MARCH 25, 2020 VIRTUAL TUSCALOOSA TOWN HALL MEETING, ABBREVIATED

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Tuscaloosa Mayor Walt Maddox’s second virtual town hall meeting happened Wednesday at 3 p.m. Here’s an abbreviated rundown of everything that happened.

Tuscaloosa Mayor Walt Maddox’s second virtual town hall meeting happened Wednesday at 3 p.m. Here’s an abbreviated rundown of everything that happened.

Flu vs. COVID-19

Maddox opened the meeting with Drs. Timothy Blake Lovely and Robin Wilson, who work for DCH Health System.

Lovely and Wilson said there’s a big difference between the common flu and COVID-19, based on how they spread. While the flu spreads from person to person, someone infected with COVID-19 will infect an average of 2.5 people.

It’s a deadlier virus than the flu, with people on average 10 times more likely to die than from the flu.

What’s DCH Doing to Combat Spread?

DCH has been proactive and has limited visitation, limited the number of entrances and are screening people as they come in. They’ve also added ventilators and have prepared rooms for residents with the virus.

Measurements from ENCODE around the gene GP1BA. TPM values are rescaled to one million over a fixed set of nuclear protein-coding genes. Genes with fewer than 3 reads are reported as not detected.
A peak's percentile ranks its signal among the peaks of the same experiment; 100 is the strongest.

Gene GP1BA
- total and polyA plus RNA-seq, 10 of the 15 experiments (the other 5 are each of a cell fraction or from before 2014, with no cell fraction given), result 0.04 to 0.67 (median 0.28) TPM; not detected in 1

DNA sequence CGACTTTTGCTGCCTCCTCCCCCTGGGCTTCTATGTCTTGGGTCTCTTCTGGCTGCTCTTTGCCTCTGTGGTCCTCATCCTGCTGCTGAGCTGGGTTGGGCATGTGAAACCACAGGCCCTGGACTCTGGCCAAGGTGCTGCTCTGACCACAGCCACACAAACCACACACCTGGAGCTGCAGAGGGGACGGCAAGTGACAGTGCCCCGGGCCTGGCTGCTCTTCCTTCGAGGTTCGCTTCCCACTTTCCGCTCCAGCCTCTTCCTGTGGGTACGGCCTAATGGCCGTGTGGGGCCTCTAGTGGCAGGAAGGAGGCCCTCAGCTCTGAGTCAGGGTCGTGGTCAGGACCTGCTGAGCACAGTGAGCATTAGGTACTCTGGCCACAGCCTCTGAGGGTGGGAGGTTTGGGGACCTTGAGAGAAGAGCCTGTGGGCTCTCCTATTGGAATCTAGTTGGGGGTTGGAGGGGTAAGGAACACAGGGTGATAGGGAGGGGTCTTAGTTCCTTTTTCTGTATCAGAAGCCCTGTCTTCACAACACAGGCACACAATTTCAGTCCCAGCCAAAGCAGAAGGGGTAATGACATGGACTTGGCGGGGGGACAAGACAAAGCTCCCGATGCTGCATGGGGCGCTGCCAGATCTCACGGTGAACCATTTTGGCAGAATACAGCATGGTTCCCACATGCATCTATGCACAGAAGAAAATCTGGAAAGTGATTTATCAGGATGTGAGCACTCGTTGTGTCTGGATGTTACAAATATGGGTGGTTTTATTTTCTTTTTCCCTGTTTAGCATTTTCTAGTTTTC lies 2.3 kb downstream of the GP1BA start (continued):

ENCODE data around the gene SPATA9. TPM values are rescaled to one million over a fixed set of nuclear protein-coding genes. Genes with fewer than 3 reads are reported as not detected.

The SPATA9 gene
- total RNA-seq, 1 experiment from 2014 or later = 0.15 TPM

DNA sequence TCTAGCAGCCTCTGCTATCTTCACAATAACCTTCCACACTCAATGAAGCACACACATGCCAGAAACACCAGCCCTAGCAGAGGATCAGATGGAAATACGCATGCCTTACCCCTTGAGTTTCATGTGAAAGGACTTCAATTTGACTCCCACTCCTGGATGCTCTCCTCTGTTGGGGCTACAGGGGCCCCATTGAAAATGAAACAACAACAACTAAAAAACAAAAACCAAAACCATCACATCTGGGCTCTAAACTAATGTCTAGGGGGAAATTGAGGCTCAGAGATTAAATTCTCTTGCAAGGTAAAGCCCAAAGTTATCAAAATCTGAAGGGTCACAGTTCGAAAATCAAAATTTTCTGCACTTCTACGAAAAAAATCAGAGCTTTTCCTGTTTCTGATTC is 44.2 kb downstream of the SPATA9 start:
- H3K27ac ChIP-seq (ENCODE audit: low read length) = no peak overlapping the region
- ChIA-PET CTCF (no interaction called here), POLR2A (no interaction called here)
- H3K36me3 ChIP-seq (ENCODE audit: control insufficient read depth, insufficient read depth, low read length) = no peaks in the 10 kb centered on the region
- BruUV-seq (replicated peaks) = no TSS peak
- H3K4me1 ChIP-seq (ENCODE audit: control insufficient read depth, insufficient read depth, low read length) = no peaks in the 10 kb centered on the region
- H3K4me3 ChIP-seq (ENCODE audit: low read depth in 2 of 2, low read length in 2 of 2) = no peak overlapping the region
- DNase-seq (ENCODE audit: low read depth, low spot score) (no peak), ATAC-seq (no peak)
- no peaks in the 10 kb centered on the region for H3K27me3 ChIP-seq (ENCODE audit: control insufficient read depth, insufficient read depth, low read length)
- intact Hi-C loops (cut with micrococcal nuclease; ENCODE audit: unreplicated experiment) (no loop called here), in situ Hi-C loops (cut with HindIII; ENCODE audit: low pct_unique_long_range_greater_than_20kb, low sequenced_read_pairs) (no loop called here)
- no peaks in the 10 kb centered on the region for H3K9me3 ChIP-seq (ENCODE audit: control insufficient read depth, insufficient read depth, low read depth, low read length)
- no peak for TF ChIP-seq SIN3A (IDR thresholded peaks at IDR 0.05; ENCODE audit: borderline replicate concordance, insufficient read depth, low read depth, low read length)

Preparing for More

“This is what we do, this is what our staff is trained for,” Wilson said.

What do You do When Someone Comes in with Symptoms?

There’s a designated area of the ER for people who are presenting with coronavirus symptoms, and there is a nurse present outside the ER evaluating patients and visitors before they enter the hospital. Anyone with coronavirus symptoms will be taken to a special location to wait for examination and treatment.

Coronavirus Symptoms

Fever, dry cough, shortness of breath. If you develop shortness of breath, that’s when you need to call a doctor.

Up to 80% of patients are asymptomatic or have minimal symptoms.

On Ventilators

DCH has close to 80 ventilators to use if needed.

Are children more protected from the virus?